The erotic movie banned from Amazon Prime for being too horny
It might be a cult classic, but the streaming service has rejected ‘Shortbus’ five times.
By this point, let’s be honest, we’re pretty much numb to horniness on screen. Everybody’s bits are on show. Unsimulated sex in independent movies is no longer frowned upon, but, for many directors, an artistic choice. What was once shocking is now the standard. Shortbus, released in 2006, was one of the first movies of the new century to push those boundaries. But its artistic merit has been questioned by the censors at Amazon Prime Video, who’ve reportedly rejected hosting the movie five times.
A little context to boost Shortbus’ merits: the movie was directed by John Cameron Mitchell and premiered at the Cannes Film Festival back in 2006 to a sea of solid-to-strong reviews. It follows a sex therapist who, with her current partner, can’t reach orgasm. But when this fact is revealed to one of her clients, a gay man in a consensually non-monogamous relationship, he suggests she attends a weekly salon called ‘Shortbus’, hosted by a drag queen, in which interesting characters gather and the limits of their kinks are set aside. A lot of shagging ensues.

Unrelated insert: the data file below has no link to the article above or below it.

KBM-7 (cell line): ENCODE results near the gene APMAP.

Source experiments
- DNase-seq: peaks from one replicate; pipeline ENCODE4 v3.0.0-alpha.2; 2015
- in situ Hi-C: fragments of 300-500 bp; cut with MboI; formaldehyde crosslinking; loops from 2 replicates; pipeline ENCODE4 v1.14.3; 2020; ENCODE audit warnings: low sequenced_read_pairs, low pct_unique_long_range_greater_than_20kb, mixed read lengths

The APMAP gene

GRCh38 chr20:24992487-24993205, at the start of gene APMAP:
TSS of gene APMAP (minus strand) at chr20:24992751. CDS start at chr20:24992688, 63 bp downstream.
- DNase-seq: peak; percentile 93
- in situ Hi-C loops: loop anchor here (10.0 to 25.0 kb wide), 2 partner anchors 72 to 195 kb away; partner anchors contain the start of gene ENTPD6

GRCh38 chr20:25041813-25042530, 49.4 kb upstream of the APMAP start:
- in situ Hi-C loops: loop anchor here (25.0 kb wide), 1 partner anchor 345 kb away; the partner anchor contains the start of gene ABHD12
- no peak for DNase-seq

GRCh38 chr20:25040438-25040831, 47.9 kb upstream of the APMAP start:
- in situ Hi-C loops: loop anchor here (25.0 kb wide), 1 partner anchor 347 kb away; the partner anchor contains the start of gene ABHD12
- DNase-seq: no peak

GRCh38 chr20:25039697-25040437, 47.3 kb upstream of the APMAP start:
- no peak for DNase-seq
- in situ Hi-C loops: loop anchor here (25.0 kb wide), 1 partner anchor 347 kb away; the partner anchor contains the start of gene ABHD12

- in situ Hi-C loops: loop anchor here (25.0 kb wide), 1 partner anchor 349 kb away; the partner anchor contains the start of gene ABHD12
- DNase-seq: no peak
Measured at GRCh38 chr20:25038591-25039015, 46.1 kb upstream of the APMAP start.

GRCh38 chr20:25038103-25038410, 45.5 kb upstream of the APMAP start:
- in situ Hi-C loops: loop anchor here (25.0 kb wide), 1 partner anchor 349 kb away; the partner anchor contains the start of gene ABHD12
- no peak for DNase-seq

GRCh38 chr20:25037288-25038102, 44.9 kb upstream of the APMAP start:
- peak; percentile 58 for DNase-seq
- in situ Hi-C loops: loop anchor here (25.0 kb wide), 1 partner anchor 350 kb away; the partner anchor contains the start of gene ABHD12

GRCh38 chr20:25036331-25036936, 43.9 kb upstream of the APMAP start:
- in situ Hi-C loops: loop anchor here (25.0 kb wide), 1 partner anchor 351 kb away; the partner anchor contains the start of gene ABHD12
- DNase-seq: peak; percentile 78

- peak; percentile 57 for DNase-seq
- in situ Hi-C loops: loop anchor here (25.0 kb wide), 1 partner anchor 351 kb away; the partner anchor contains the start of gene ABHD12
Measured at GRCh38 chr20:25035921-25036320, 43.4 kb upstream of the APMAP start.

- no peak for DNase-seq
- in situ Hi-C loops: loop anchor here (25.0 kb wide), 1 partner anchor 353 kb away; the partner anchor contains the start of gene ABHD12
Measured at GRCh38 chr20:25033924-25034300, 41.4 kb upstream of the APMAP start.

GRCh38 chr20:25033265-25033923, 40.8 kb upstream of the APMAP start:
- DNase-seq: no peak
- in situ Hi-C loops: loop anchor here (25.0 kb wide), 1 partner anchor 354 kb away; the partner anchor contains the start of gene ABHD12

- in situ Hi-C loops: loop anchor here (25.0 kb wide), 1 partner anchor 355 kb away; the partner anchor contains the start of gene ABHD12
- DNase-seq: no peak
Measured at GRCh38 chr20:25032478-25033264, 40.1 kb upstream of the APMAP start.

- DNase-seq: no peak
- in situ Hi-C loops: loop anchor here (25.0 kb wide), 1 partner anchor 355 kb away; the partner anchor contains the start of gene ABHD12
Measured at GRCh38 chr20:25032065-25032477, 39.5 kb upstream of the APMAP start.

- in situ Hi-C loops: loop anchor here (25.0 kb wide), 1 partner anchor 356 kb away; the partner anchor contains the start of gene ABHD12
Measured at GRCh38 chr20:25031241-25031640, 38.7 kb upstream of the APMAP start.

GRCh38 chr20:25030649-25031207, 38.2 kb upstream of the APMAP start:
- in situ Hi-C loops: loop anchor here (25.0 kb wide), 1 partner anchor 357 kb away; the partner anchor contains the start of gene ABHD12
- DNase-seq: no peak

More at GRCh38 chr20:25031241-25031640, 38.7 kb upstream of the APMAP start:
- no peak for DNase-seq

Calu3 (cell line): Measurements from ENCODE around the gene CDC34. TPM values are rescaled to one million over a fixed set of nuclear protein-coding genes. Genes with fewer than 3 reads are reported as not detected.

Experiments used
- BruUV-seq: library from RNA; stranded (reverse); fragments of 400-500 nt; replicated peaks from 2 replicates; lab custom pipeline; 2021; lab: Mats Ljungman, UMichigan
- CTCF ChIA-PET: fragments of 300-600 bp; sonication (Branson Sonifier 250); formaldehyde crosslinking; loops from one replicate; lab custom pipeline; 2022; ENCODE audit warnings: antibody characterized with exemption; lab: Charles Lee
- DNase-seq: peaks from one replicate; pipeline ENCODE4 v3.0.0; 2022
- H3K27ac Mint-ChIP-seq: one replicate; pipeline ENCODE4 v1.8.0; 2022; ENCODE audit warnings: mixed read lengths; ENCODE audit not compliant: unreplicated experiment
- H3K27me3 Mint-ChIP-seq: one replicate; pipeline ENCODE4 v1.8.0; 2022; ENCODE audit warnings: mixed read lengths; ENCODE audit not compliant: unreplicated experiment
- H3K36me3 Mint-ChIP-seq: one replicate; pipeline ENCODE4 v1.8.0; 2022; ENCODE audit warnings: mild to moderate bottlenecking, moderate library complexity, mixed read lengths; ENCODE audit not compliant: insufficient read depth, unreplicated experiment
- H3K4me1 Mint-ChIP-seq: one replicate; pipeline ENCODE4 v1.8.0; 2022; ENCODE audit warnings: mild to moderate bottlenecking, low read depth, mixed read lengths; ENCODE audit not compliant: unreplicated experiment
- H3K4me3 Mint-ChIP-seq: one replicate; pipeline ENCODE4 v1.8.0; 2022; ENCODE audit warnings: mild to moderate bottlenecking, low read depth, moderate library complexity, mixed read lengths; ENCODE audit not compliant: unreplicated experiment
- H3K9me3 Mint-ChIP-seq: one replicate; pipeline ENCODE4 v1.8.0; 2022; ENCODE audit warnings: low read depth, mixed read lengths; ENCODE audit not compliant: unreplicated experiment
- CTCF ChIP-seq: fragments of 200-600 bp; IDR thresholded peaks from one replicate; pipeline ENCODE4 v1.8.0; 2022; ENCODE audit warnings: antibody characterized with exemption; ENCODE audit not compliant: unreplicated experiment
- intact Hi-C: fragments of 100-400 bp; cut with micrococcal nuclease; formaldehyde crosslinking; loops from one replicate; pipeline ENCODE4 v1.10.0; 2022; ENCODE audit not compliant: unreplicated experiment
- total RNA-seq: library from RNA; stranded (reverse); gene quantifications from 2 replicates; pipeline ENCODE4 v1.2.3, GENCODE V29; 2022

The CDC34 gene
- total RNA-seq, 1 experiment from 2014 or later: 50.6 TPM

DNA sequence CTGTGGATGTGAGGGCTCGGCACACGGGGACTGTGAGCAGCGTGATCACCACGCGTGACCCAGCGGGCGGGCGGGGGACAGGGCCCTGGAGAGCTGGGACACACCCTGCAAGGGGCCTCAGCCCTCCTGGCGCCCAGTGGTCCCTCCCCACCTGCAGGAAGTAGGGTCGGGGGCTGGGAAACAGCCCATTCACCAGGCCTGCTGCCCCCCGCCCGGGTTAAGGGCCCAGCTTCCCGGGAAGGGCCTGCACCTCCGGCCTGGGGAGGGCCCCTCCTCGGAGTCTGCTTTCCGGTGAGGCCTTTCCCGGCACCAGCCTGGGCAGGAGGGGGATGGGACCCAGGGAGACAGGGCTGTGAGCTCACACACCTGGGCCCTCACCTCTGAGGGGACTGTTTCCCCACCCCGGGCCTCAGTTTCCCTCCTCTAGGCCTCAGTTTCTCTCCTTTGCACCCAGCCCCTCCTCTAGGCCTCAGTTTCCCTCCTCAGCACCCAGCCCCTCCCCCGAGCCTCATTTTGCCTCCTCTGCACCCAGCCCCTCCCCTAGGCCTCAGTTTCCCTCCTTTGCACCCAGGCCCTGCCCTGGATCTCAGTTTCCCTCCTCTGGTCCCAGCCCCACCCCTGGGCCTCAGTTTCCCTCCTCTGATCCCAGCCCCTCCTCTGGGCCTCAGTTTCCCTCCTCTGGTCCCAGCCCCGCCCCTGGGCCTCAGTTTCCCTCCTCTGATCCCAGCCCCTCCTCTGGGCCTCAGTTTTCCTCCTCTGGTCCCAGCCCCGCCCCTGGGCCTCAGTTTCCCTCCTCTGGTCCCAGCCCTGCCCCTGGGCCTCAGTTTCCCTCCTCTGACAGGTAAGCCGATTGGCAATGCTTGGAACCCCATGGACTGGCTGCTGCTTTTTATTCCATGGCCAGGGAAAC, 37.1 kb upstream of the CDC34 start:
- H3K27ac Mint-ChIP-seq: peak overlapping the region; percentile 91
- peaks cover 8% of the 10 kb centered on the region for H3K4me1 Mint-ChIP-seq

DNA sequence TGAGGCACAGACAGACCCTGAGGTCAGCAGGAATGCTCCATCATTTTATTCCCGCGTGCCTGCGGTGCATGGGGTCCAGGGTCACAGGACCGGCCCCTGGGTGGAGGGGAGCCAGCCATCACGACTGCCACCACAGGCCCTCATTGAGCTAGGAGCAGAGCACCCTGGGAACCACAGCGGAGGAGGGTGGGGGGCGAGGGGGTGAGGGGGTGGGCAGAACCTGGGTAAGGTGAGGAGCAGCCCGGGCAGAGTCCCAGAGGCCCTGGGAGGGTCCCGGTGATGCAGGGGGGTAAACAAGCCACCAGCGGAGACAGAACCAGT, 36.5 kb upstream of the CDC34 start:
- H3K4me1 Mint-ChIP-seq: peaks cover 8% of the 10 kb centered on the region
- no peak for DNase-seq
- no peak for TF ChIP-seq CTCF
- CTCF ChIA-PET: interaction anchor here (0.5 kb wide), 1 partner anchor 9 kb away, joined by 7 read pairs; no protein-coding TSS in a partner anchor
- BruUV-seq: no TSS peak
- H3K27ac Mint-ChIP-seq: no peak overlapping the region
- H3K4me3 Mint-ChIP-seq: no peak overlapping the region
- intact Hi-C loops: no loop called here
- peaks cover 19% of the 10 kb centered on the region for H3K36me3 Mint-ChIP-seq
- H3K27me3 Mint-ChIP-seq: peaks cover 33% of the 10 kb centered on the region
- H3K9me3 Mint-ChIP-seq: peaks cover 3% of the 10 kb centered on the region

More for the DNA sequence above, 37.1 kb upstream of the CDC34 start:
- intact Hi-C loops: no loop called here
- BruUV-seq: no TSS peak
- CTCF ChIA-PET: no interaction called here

Despite the horniness at the forefront of the film, critics from publications like Rolling Stone and the New York Post praised the way its story offset its hardcore sex with a softheartedness. That alone suggests that the movie exists not solely for the purpose of erotic titillation, and has forced the distributors behind it, Oscilloscope Laboratories, to question why Amazon have rejected the idea of allowing users to stream the new 4K restoration of the movie on demand.
“There’s no shortage of dicks readily available on Amazon, and apparently, there are plenty behind the scenes too,” Oscilloscope Laboratories president Dan Berger said, speaking to IndieWire. “The prudishness and utter hypocrisy of refusing to carry this film — one that is the height of healthy representation, inclusiveness and support for a community often persecuted — only further perpetuates abuse and they should be ashamed.”
The original excuse was that the film’s subtitles were ‘out of sync’ with the film, but also that it features ‘offensive content’ — but the equally explicit Nymphomaniac by Lars von Trier, which also includes scenes of unsimulated sex, is available to purchase for VOD viewing too.